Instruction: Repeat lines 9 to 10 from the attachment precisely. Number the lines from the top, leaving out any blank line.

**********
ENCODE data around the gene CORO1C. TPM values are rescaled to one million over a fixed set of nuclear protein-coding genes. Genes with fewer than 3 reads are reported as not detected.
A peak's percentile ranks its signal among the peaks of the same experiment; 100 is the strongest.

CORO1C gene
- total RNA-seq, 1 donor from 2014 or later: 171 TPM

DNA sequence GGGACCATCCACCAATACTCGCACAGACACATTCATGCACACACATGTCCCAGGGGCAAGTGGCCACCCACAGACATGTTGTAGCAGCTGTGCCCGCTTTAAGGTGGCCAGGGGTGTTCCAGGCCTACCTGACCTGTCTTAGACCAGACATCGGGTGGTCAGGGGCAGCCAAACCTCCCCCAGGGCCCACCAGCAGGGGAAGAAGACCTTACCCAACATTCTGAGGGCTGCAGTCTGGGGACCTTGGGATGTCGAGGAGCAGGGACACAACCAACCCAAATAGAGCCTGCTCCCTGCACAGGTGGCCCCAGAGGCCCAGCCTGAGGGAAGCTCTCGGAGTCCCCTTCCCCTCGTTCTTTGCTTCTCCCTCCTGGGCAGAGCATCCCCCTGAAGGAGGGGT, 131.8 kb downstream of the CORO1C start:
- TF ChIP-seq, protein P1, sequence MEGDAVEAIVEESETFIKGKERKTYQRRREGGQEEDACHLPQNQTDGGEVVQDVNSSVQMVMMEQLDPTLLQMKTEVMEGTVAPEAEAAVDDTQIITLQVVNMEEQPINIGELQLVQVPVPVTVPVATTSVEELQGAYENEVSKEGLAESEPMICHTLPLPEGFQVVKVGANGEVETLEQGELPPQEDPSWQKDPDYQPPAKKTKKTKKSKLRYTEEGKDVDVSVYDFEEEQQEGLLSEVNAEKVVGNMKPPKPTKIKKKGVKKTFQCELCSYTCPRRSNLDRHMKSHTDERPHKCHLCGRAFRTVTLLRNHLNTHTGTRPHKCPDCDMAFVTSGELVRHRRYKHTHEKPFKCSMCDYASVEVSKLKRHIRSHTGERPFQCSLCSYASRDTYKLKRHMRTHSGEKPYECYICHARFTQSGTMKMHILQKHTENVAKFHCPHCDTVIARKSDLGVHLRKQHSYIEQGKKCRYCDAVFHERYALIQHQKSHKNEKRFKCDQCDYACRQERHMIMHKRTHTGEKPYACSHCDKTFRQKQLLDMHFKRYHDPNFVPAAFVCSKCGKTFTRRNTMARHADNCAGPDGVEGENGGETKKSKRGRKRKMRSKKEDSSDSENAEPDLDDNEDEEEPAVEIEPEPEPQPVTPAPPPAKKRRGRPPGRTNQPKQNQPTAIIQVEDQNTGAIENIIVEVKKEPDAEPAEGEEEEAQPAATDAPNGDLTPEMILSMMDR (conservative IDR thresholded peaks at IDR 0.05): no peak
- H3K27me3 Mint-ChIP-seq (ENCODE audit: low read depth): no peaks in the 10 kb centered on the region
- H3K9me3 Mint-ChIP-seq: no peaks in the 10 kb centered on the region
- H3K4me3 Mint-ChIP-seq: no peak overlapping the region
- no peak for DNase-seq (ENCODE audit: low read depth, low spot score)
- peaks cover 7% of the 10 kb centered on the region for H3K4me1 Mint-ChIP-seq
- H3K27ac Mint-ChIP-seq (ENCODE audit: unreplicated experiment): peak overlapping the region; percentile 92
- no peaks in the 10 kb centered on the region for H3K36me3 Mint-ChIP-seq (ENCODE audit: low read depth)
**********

- H3K4me3 Mint-ChIP-seq: no peak overlapping the region
- no peak for DNase-seq (ENCODE audit: low read depth, low spot score)